Did Therasense bury burying?

In my reading of post-Therasense cases to update our Ethics in Patent Prosecution book (buy yours soon!), the only clear trend I’ve seen so far is that district courts are lining up behind the proposition that “burying” important information can no longer lead to inequitable conduct.

For courts finding inequitable conduct based upon burying (at least arguably), see Costar Realty Info., Inc. v. LoopNet, Inc., 946 F. Supp.2d 766 (N.D. Ill. 2013) (refusing to decide whether burying is never inequitable conduct and finding additional allegations sufficient to state a defense); Golden Valley Microwave Foods Inc. v. Weaver Popcorn Co., Inc., 837 F. Supp. 1444, 1477, 24 U.S.P.Q.2d (BNA) 1801 (N.D. Ind. 1992) (finding inequitable conduct where attorney listed reference but discussed less relevant aspects of it); Penn Yan Boats, Inc. v. Sea Lark Boats, Inc., 359 F. Supp. 948, 175 U.S.P.Q. (BNA) 260 (S.D. Fla. 1972) (finding inequitable conduct where 13 references were listed in letter stating that they had been found in prefiling search, but in fact 13th reference was a patent that had issued afterward).

For courts finding no inequitable conduct, see Molins, 48 F.3d at 1184 (finding that attorneys’ mere submission of long list of references soon after they were discovered did not evidence intent to deceive); Seaboard Int’l, Inc. v. Cameron Int’l Corp., 2013 WL 3936889 (E.D. Cal. July 13, 2013) (no inequitable conduct despite allegedly burying art within hundreds of thousands of submitted pages of litigation materials); Parkervision, Inc. v. Qualcomm Inc., 2013 U.S. Dist. LEXIS 8467 (M.D. Fla. Jan. 22, 2013); Semiconductor Energy Lab. Co. v. Samsung Elecs. Co., 749 F. Supp.2d 892 (W.D. Wis. 2010); Symbol Techs., Inc. v. Aruba Networks, Inc., 609 F. SUpp.2d 353 (D. Del. 2009); Semiconductor LabSunrise Med. HHG, 95 F. Supp. 2d at 460–61 (finding no inequitable conduct based on lack of materiality of buried reference); Boehringer Ingelheim Vetmedica, Inc. v. Schering-Plough Corp., 68 F. Supp. 2d 508 (D.N.J. 1999) (finding accused infringer unlikely to prevail on claim of “burying references” because of lack of evidence of intent to mislead); C&F Packing Co. v. IBP, Inc., 916 F. Supp. 735, 750 (N.D. Ill. 1995) (“An examination of the IDS at issue … does not support a finding that the applicants buried” the prior art).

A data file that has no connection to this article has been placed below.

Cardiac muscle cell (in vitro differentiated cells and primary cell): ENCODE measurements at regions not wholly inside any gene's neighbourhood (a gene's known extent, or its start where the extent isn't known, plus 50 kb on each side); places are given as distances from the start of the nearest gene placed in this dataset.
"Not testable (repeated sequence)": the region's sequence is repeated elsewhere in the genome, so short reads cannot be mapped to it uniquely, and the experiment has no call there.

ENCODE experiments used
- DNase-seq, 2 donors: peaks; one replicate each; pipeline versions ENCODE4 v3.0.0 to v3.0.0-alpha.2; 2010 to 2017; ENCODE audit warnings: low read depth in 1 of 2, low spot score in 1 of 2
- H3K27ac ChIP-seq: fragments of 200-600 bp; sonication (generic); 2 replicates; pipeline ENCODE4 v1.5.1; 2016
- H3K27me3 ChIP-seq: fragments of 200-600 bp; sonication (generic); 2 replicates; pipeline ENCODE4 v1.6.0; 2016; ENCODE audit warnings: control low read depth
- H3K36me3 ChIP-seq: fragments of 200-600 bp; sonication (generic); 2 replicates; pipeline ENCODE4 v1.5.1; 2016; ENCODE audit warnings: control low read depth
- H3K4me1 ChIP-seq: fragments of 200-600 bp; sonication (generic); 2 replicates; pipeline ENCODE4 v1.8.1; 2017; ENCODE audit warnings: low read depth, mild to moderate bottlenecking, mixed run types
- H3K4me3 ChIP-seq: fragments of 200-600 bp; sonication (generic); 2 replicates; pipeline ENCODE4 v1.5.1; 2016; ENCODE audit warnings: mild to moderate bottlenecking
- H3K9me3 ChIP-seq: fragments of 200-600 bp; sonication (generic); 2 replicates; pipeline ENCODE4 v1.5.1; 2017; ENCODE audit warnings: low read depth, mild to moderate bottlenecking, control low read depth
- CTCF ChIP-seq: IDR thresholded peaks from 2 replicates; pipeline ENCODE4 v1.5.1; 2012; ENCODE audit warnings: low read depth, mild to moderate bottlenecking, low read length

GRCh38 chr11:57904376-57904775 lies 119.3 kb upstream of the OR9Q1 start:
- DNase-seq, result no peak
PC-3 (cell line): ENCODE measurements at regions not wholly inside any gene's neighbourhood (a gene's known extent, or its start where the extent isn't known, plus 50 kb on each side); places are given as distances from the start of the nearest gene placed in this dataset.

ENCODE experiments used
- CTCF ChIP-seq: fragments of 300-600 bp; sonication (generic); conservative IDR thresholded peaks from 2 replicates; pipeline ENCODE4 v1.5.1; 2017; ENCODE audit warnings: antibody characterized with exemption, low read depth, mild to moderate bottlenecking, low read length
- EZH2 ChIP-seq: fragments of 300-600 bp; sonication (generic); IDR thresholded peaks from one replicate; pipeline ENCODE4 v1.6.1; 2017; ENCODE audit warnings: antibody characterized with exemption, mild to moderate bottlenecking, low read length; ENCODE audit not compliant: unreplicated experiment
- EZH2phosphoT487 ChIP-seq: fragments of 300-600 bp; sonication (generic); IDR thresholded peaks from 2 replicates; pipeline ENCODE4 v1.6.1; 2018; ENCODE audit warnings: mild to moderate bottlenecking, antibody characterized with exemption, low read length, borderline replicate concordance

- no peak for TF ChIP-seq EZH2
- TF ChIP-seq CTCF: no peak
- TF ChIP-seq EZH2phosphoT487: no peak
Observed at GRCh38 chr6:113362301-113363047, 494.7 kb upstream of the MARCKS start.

I’ve got to say that I don’t agree with the proposition that burying should never be inequitable conduct. I was involved in one case, for example, where a critical, single piece of paper was submitted in weird places (not on an IDS, but truly random places, including, once, as a Figure to the patent application).  I’ve also seen cases where, it seemed to me, the practitioner in fact put the key information on an IDS with a bunch of junk.

Further, given that the narrower “materiality” standard from Therasense should mean less “junk” is being cited, there should be little need to file as much information as before, leaving submission of lots of marginally relevant information, along with something known to have been key information, more, not less, suspect.  It will be interesting to see how this doctrine develops.

 

31 thoughts on “Did Therasense bury burying?

    1. Posing the trolley problem in English to two sorts of people, those who have English as their first language, and those for whom English is not their native tongue. Emotional answers from the first language folks, less emotional from the EFL people. Well, well, who would have thunk it?

      Brilliant idea, and a result which, intuitively, I readily accept.

      Very relevant to all those Examiners at various Patent Offices, busy throwing applications, as opposed to fat men, into oblivion for the greater good of application-kind.

      In particular those cold-hearted emotionless Examiners at the EPO, where three quarters of all applications are in English but less than 5% of EPO Examiners have English as their first language. Thanks anon for a splendid link. I suggest you now read Steven Pinker on The Better Angels of Our Nature.

      1. Thanks for the recommendation.

        From my (admittedly incomplete) cliff’s notes version review, I would say that Steven Pinker is out of touch with reality. While it is ‘noble’ and a bit pollyanna to engage in such wishful thinking, man’s ability to be atrocious to his fellow man is nowhere near where Mr. Pinker would have us be.

        You only have to look at these very threads as a microcosm and see that deceit runs rampant. In the name of an end goal, any means are used. Intellectual honesty is said “not to be needed,” and spin is the order of the day. Denigration and mischaracterizations – while surely not on the order of personal harm, do need to be compared in light of what is possible on the forum. In this modern social media tool, one cannot physically assault another. But one can assault another’s philosophy and viewpoints. When those assaults are carried out without any ethical regards, with facts and views being purposefully misrepresented and law knowingly misapplied, the state of the human spirit is shown to fall far short of where Mr. Pinker hopes for. With this in mind, the tools he envisions for good become the atom bombs of the evil within us all.